Researching The Prospective Employer 0

researching the employer

The two most critical questions often asked in a job interview are:
1. Why do you want this job?
2. What do you have to offer?

If you think about your responses to these questions, you are well prepared for the challenge of the interview.

Research confirms that job applicants who take the time to find out something about the employer are more likely to get the job. The employer will be impressed that you’re interested in their business and thought about how you can contribute to its success.

Where can you find out about a business? Larger corporations produce annual reports and often have a public affairs or communications department which gives out information about the company and its programs, services, financial situation, and contributions to the community.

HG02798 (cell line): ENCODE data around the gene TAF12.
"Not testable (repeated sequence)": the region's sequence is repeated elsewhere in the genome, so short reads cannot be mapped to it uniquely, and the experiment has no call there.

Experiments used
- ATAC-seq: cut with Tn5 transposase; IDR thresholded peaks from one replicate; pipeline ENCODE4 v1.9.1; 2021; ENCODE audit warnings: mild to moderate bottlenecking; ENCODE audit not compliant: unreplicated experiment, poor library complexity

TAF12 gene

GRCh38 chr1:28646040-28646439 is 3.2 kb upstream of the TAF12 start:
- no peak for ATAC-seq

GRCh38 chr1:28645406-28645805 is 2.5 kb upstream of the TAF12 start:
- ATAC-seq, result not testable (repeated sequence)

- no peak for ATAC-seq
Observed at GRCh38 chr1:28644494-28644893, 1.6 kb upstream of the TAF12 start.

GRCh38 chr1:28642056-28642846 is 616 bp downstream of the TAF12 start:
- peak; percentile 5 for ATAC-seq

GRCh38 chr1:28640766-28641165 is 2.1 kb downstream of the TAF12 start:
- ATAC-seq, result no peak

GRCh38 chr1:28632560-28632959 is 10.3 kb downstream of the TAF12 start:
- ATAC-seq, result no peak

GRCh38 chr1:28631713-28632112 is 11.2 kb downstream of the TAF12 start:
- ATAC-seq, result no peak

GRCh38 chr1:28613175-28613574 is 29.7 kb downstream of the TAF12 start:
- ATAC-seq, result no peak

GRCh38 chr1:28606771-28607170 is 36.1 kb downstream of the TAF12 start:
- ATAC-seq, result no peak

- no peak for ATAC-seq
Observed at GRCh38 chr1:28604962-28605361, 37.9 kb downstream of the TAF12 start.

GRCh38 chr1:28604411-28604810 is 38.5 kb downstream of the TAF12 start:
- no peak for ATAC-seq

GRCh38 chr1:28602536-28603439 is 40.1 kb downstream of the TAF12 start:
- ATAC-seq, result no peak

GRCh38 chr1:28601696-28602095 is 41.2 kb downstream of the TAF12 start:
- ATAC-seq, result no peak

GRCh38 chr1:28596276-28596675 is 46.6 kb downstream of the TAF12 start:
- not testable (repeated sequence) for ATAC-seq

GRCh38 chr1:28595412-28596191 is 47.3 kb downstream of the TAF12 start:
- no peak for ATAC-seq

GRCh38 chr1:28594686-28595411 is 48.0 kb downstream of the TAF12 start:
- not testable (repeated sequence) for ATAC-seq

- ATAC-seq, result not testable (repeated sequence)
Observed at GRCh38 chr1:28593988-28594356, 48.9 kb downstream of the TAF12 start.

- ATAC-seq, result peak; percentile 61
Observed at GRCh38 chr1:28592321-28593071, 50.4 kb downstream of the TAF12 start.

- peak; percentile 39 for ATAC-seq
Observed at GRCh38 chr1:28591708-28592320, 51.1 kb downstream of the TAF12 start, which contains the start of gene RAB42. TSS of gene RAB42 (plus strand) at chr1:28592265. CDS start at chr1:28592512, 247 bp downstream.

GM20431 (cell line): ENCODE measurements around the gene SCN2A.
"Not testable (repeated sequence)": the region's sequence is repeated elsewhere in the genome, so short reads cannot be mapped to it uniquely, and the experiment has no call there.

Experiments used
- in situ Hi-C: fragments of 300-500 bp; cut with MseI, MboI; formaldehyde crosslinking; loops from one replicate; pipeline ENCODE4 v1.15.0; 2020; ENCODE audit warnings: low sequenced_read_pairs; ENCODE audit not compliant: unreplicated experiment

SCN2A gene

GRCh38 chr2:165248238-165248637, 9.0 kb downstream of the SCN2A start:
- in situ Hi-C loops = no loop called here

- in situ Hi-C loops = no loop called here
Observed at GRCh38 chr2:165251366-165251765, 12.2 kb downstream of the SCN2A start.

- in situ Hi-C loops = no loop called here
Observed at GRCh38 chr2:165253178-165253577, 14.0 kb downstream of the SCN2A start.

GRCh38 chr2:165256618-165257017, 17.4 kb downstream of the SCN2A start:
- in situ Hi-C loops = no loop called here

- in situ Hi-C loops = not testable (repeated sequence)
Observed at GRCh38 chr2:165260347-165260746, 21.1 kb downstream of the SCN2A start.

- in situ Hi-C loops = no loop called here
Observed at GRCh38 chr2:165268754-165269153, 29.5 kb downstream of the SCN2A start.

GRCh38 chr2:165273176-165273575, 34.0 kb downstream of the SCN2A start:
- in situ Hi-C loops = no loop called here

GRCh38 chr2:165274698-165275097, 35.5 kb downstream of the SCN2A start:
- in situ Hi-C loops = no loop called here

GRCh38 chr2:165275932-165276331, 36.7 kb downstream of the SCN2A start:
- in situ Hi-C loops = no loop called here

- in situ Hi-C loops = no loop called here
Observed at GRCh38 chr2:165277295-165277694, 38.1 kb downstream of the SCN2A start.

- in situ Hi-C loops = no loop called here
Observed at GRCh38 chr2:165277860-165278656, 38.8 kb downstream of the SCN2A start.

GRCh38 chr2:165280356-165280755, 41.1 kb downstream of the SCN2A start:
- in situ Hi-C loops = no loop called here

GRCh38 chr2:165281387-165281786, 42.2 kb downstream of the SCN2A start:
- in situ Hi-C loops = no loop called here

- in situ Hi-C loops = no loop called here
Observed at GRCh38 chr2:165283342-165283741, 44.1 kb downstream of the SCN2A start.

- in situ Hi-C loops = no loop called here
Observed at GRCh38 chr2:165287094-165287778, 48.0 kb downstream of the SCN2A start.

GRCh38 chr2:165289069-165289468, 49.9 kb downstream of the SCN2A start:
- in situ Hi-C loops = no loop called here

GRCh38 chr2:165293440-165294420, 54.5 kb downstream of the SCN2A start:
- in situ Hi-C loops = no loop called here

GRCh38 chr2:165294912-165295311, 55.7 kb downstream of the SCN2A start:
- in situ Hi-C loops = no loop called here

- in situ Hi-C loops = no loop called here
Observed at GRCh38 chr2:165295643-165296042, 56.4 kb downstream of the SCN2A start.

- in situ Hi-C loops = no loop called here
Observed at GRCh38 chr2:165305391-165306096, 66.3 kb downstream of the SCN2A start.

The same applies to government agencies. Phone and ask for this information or drop by to pick it up. For information on smaller businesses, try contacting the appropriate chamber of commerce. News stories can be instrumental in familiarizing yourself with an organization. The reference department of your public library will be an excellent resource.

Do you know someone who works at the company? They can be a precious source of information.

Receptionists and secretaries also can be very helpful in giving information and names of people who could tell you more about the company and its needs.

Myth: Employers always know what they’re seeking.
Reality: Most often they don’t. What an opportunity to convince them you’re what they need!

Some astute interviewers ask job applicants: “What have you done to prepare yourself for this interview?” The answer will reveal a great deal about an applicant’s interest and motivation, planning, and research skills, communications and people skills, organizational abilities, determination, and resourcefulness.
The more you know about the organization, the better you can prepare and the more confident you will feel going into the interview.